They say Disneyland is the happiest place on Earth, but if you're a fan of pasta, pizza and wine, Mickey Mouse may have some serious competition in FICO Eataly World. The new Italian food-themed park opened Nov. 15 in Bologna, Italy. The park, which is free to enter, is like the famous Eataly markets around the United States — on steroids. Eataly World has more than 45 trattorias, Michelin-starred restaurants, bistros, street-food kiosks and bars.
Aside from getting his hands dirty, "I started learning the numbers," Fertitta says. And that part he loved. "Back then you used to have a real cashier and everybody would walk up to the front and pay their check, and so I loved to cashier sometimes and balance out the waiters when they would check out." Fertitta watched how his dad handled the business, and he learned fast. "At about 13 years old, I can remember me telling my dad, 'Why don't you go home and let me just run this thing?'" he says.
"We've certainly have had a culture of intensity and working really hard," McKelvey tells CNBC Make It. "When you're 30, 40, 50 people and you're all in the room and that energy flows, that's sort of easy to maintain and I think we've learned to love that," he says. But "when you become 500 or 1,000 or 2,000, there's just more complexity." According to data from Mattermark, WeWork currently has over 2000 employees.
Muck Rack makes it simple to find people, tweets, or articles that mention any name, keyword, company, hashtag etc. We've compiled this guide to help you make the most of your search.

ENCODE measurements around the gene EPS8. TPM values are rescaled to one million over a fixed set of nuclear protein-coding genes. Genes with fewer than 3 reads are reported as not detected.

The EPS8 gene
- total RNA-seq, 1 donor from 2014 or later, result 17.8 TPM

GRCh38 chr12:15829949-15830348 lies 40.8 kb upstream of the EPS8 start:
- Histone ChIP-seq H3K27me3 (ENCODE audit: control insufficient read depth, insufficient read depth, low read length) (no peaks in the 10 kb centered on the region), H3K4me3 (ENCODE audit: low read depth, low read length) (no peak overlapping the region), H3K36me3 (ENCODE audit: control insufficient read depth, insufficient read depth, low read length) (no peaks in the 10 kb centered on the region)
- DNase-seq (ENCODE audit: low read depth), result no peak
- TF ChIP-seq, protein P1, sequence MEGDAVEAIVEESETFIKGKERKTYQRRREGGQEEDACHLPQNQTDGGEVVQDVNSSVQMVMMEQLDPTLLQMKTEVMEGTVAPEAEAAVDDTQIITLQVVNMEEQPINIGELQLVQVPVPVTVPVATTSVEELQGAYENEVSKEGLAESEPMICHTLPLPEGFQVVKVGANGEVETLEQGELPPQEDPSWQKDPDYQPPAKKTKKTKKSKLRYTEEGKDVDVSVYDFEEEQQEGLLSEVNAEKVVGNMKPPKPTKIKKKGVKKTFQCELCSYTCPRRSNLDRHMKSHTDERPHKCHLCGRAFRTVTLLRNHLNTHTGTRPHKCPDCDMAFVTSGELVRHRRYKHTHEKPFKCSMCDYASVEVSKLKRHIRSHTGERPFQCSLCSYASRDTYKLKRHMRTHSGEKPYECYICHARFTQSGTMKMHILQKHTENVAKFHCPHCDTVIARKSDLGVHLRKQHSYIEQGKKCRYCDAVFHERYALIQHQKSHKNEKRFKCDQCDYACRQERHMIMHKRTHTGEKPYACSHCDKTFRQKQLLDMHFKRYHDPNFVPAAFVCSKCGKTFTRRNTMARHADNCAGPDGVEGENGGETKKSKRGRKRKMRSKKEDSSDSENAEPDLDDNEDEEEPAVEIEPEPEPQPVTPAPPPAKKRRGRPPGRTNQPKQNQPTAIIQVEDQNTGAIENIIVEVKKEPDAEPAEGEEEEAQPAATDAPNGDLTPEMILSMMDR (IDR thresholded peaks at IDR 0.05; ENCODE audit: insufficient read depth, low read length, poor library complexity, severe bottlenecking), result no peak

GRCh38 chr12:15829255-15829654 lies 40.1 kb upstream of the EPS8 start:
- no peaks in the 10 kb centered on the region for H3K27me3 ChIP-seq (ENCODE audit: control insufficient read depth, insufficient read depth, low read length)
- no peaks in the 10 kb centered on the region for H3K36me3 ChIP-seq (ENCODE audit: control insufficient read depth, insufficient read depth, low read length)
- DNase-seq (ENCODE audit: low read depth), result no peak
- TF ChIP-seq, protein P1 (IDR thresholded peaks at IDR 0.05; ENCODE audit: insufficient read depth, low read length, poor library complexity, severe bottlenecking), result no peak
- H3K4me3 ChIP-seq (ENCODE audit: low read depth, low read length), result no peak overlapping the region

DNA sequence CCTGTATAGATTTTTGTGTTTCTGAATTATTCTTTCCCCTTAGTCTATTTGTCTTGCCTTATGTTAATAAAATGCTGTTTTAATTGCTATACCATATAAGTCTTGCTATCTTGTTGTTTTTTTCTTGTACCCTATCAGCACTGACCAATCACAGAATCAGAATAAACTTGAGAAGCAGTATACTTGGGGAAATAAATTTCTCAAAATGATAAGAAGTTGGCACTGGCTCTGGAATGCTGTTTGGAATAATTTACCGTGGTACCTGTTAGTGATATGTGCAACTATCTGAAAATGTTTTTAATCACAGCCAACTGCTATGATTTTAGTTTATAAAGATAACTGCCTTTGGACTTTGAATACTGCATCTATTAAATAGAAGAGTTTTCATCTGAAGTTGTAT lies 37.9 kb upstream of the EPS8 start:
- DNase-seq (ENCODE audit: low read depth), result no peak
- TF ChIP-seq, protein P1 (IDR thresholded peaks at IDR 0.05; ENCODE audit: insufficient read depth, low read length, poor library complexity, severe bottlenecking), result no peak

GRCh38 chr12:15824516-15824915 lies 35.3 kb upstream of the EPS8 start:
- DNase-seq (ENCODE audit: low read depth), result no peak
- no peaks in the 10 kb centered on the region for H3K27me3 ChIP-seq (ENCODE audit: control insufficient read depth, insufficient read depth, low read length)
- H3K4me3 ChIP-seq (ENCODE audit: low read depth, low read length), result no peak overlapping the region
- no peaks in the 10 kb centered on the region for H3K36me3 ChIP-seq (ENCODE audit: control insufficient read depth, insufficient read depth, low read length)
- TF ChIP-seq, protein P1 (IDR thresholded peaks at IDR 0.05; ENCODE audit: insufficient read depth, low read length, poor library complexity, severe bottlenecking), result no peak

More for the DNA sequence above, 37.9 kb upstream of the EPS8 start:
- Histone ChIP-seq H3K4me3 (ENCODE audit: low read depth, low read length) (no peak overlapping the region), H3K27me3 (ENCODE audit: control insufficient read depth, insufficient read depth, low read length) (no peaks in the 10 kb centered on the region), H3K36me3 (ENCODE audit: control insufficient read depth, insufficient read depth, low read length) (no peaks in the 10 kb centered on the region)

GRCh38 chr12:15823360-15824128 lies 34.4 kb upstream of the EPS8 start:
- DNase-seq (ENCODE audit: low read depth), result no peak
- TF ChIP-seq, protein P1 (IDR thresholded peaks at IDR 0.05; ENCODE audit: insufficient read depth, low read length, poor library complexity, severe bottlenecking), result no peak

Selecting a term
Start searching tweets, articles from media outlets, articles mentioned in tweets, journalists'
names, titles and bios with some suggested searches:
Companies or Topics (e.g. iPhone, Microsoft)
Phrases (e.g. "cloud computing") — use quotes to keep the terms together
Twitter handles (e.g. @username) — returns those who have mentioned or replied to
Names (e.g. "David Pogue")
Hashtags (e.g. #sxsw, #london2012)
Bio details (e.g. vegan, Olympics, father)
Muck Rack's Advanced Search allows for many boolean operators.
Find results that mention multiple specified terms, use AND or
+. For example, ensure each result contains both Elon Musk and Mark Zuckerberg by
searching Musk AND Zuckerberg or Musk + Zuckerberg.
Use the operators OR or , to broaden your search when you'd like either of
multiple terms to appear in results. (This is the default behavior of our search when no operators
are used). For example, results will contain either cake or cookie by searching cake OR cookie or cake,cookie
Use NOT or - to subtract results from your search. For
example, searching Disney will yield results about the Walt Disney Company as well as Walt Disney
World Resort. To exclude mentions of Disney World, search for Disney -World or Disney
When using one of these operators with a phrase, enclose it in quotation marks. For example, you can
find results about smartphones excluding Apple's iPhone 4S by searching smartphone -"iPhone
Exact case matching or punctuation
If you're searching for a brand name or keyword that relies on specific punctuation marks or capitalization, you can
find results that match your exact query by adding matchcase: before the keyword you're searching for, like matchcase:E*TRADE .
Use parentheses to separate multiple
boolean phrases. For example, to find journalists talking about having fun in Disney World or
Disneyland, search for ("disney world" OR disneyland) AND fun.
An asterisk can be used to search for any variation of a root word truncated by the asterisk. For example, searching for admin* will return results for administrator, administration, administer, administered, etc.
A near operator is an AND operator where you can control the distance between the words. You can vary the distance the near operation uses by adding a forward slash and number (between 0-99) such as strawberries NEAR/10 "whipped cream", which means the strawberries must exist within 10 words of "whipped cream".